We see the city

Its walls and fences,
designer sleek, armed,
functional, simple, rough, open.

Its sidewalks, brick, tar, gravel, dirt,
stepping up smooth and broken curbs,
over rock, in mud

We run races in different parts of Cape Town, events that are scheduled nearly every weekend. In the period of our course, some events are large with up to 10,000 participants, and some tiny, with just a few hundred. Races become for newbie running students an opportunity to run ‘5k here, 5k there’; students for whom running is more comfortable opt for the 10k and 15k distances. South African runs start early so our car pool aims for precision timing: 5:15 a.m. pick-ups in Rondebosch, 5:20 in Mowbray, 5:30 in Observatory; we’re off. 

Races take us in and around Cape Town. We head to Ravensmead, through and across one of the city’s key industrial areas and the working class township on its edge. We run the Voet of the Vine, a race in the far northeastern, peri-urban edge, where we run past new semi-affordable housing projects, malls, a still-productive cabbage field. We participate in the Central 5k and 10k Fun Run, in and around the wealthy southern suburbs of Newlands and Rondebosch. We skirt the mountain, below the University of Cape Town campus, running the roads we walk and drive to get to campus daily. We run in the Cape Flats Nature Reserve, a beautiful spot, situated next to a new state-built housing project, bordered by a large apartheid-era township. In the Reserve, we follow the laneways of the sewage works, the link between the sea and the lake, as well as a bird sanctuary on the coastal edge, adjacent to a extensive city garbage dump. Serene in the early morning light, this is ‘ugly/beautiful’ Cape Town at its best.

We run races that reflect on the South African nation, the state of its present, and its pasts. #FreedomtoRun celebrates democracy, marking the anniversary of the first elections in 1994. It takes us through Bridgetown, Kew Town, Athlone, down Klipfontein Road, working class formerly segregated ‘coloured’ areas of public housing, places we could not meander individually. We participate in the Slave Route, in and out of the nooks and crannies of the centre of the city, across its heart, a route, which commemorates slavery, the durable violent history on which Cape Town was built. We kick off the semester by running the 27 for Freedom, a race that commemorates Mandela’s release from prison. From 27 years at the start, each kilometre marks a year. We follow the route, a visceral, foot-by-foot way to remember.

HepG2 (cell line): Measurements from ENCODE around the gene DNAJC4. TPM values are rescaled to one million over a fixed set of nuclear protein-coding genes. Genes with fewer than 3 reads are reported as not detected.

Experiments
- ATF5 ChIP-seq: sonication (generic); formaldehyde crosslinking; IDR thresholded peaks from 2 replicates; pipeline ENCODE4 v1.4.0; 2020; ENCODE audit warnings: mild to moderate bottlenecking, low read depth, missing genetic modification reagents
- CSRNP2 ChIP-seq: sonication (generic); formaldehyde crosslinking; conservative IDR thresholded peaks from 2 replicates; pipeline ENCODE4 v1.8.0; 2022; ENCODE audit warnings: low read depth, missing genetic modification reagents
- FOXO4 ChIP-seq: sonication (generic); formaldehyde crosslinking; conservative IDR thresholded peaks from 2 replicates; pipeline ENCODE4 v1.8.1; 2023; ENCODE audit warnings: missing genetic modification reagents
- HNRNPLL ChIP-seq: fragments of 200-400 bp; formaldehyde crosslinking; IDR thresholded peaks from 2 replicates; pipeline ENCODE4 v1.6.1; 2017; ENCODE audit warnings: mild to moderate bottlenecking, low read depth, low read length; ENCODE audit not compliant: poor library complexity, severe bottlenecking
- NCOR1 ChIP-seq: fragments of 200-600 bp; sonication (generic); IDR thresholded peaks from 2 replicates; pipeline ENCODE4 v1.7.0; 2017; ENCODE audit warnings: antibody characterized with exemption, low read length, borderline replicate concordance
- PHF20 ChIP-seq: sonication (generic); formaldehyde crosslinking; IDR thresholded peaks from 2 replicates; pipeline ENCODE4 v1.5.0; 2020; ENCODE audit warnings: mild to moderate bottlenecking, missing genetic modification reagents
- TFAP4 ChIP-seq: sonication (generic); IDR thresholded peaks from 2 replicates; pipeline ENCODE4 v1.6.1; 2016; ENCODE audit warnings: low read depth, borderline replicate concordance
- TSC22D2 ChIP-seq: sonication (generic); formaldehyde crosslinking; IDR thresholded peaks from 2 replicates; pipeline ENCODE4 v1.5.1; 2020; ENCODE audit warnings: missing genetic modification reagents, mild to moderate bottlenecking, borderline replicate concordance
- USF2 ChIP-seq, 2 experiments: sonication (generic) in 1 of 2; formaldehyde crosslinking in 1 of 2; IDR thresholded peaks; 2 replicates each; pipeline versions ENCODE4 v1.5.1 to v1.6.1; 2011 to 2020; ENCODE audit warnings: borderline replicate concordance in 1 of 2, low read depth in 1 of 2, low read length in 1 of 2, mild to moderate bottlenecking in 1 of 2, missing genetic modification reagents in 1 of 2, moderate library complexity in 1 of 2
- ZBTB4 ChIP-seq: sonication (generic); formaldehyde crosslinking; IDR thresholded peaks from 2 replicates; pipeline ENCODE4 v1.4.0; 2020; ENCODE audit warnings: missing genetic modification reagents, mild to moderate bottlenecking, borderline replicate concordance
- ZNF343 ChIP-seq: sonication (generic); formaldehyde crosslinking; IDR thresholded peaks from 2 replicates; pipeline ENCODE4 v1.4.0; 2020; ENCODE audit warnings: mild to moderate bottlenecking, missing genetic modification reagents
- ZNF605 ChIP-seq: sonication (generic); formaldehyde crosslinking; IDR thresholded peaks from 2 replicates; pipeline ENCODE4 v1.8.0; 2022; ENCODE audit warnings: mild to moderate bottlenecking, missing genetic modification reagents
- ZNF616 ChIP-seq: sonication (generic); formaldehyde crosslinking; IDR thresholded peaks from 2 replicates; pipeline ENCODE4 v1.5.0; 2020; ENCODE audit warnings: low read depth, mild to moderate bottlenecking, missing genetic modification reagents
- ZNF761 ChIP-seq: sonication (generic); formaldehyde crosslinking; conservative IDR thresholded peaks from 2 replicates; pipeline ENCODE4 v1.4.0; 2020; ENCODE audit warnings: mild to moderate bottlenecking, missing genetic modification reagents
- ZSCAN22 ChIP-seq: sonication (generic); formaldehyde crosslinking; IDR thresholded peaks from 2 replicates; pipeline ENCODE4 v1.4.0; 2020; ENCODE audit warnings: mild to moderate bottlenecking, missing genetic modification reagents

Step by step, our rhythm,
foot forward,
shoulders relaxed.
Breath in, breath out.

Running becomes an embodied, relational, mobile way to know the city, at scale, over distance, on foot, intimate, with others. We see, sense and feel the city. We run, we talk, we focus. Together, we are a buzz, a bus, a constellation of energy, on the move. 

Suggested citation:
Oldfield, S. 2020. “Step, step, breathe.” AGITATE! 2:
  1. African Centre for Cities, University of Cape Town, South Africa ( and Urban Studies, University of Basel, Switzerland (
  2. For a sense of this workshop process, see Wheeler, Joanna, Thea Shahrokh, and Nava Derakhshani (2018) Transformative Storywork: Creative pathways for transformation. In Handbook of Communication for Social Change edited by Jan Servaes. Beijing: Springer.
  3. My teaching is part of two masters programmes, in Southern Urbanism at the African Centre for Cities at University of Cape Town, ( and in Critical Urbanisms at the University of Basel (
  4. My colleague, Dr. Anna Selmeczi, teaches an alternate section, ‘Sensing the City,’ focused on art and music-linked publics.
  5. The course draws on a geographical and anthropological literature on mobility and methodology. Please contact me if you are interested in the syllabus.